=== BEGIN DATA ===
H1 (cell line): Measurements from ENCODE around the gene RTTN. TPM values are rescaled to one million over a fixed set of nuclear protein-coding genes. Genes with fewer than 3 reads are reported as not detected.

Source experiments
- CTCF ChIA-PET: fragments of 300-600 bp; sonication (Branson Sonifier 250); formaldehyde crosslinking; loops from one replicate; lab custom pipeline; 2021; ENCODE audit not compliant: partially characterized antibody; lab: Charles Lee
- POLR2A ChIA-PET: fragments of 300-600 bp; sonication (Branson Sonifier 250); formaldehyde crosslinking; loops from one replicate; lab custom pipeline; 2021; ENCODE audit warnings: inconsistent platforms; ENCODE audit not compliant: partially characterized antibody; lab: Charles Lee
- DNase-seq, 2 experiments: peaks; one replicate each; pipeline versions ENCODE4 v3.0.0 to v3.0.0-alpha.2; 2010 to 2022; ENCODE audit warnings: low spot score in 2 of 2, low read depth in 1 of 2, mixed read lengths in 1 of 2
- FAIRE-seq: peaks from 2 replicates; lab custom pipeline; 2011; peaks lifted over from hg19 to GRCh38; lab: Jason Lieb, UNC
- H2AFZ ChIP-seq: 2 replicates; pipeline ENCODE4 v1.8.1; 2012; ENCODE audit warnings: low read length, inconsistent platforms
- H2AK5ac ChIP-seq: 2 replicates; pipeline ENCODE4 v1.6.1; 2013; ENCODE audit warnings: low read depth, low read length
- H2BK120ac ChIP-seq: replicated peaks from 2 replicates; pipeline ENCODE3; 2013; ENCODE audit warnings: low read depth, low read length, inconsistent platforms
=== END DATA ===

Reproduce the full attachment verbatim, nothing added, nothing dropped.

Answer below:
H1 (cell line): Measurements from ENCODE around the gene RTTN. TPM values are rescaled to one million over a fixed set of nuclear protein-coding genes. Genes with fewer than 3 reads are reported as not detected.

Source experiments
- CTCF ChIA-PET: fragments of 300-600 bp; sonication (Branson Sonifier 250); formaldehyde crosslinking; loops from one replicate; lab custom pipeline; 2021; ENCODE audit not compliant: partially characterized antibody; lab: Charles Lee
- POLR2A ChIA-PET: fragments of 300-600 bp; sonication (Branson Sonifier 250); formaldehyde crosslinking; loops from one replicate; lab custom pipeline; 2021; ENCODE audit warnings: inconsistent platforms; ENCODE audit not compliant: partially characterized antibody; lab: Charles Lee
- DNase-seq, 2 experiments: peaks; one replicate each; pipeline versions ENCODE4 v3.0.0 to v3.0.0-alpha.2; 2010 to 2022; ENCODE audit warnings: low spot score in 2 of 2, low read depth in 1 of 2, mixed read lengths in 1 of 2
- FAIRE-seq: peaks from 2 replicates; lab custom pipeline; 2011; peaks lifted over from hg19 to GRCh38; lab: Jason Lieb, UNC
- H2AFZ ChIP-seq: 2 replicates; pipeline ENCODE4 v1.8.1; 2012; ENCODE audit warnings: low read length, inconsistent platforms
- H2AK5ac ChIP-seq: 2 replicates; pipeline ENCODE4 v1.6.1; 2013; ENCODE audit warnings: low read depth, low read length
- H2BK120ac ChIP-seq: replicated peaks from 2 replicates; pipeline ENCODE3; 2013; ENCODE audit warnings: low read depth, low read length, inconsistent platforms